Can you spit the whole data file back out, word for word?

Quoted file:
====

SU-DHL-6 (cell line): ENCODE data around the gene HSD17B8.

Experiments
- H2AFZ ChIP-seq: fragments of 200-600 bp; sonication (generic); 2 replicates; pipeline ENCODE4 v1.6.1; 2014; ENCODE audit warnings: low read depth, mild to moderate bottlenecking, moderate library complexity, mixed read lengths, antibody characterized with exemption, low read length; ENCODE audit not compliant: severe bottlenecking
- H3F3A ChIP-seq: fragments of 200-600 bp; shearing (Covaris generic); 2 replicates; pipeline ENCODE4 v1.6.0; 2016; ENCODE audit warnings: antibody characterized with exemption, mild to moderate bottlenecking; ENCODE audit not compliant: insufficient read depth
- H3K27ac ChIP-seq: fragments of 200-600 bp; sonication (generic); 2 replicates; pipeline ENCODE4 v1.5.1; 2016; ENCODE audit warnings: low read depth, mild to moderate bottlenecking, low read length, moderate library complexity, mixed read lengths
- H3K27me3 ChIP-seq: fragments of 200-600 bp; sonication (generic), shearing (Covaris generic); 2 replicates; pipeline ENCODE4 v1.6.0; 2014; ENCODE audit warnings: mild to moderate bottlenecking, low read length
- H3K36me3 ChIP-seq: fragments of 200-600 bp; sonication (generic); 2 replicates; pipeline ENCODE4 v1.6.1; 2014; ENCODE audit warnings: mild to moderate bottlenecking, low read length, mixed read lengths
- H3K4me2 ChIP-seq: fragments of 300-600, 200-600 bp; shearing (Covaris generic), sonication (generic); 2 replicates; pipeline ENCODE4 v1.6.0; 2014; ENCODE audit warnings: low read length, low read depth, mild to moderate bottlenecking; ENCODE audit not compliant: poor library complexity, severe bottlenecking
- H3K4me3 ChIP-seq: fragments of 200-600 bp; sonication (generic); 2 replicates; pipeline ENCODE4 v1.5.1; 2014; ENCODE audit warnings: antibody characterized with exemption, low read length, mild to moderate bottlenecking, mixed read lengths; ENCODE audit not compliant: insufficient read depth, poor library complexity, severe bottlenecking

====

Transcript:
SU-DHL-6 (cell line): ENCODE data around the gene HSD17B8.

Experiments
- H2AFZ ChIP-seq: fragments of 200-600 bp; sonication (generic); 2 replicates; pipeline ENCODE4 v1.6.1; 2014; ENCODE audit warnings: low read depth, mild to moderate bottlenecking, moderate library complexity, mixed read lengths, antibody characterized with exemption, low read length; ENCODE audit not compliant: severe bottlenecking
- H3F3A ChIP-seq: fragments of 200-600 bp; shearing (Covaris generic); 2 replicates; pipeline ENCODE4 v1.6.0; 2016; ENCODE audit warnings: antibody characterized with exemption, mild to moderate bottlenecking; ENCODE audit not compliant: insufficient read depth
- H3K27ac ChIP-seq: fragments of 200-600 bp; sonication (generic); 2 replicates; pipeline ENCODE4 v1.5.1; 2016; ENCODE audit warnings: low read depth, mild to moderate bottlenecking, low read length, moderate library complexity, mixed read lengths
- H3K27me3 ChIP-seq: fragments of 200-600 bp; sonication (generic), shearing (Covaris generic); 2 replicates; pipeline ENCODE4 v1.6.0; 2014; ENCODE audit warnings: mild to moderate bottlenecking, low read length
- H3K36me3 ChIP-seq: fragments of 200-600 bp; sonication (generic); 2 replicates; pipeline ENCODE4 v1.6.1; 2014; ENCODE audit warnings: mild to moderate bottlenecking, low read length, mixed read lengths
- H3K4me2 ChIP-seq: fragments of 300-600, 200-600 bp; shearing (Covaris generic), sonication (generic); 2 replicates; pipeline ENCODE4 v1.6.0; 2014; ENCODE audit warnings: low read length, low read depth, mild to moderate bottlenecking; ENCODE audit not compliant: poor library complexity, severe bottlenecking
- H3K4me3 ChIP-seq: fragments of 200-600 bp; sonication (generic); 2 replicates; pipeline ENCODE4 v1.5.1; 2014; ENCODE audit warnings: antibody characterized with exemption, low read length, mild to moderate bottlenecking, mixed read lengths; ENCODE audit not compliant: insufficient read depth, poor library complexity, severe bottlenecking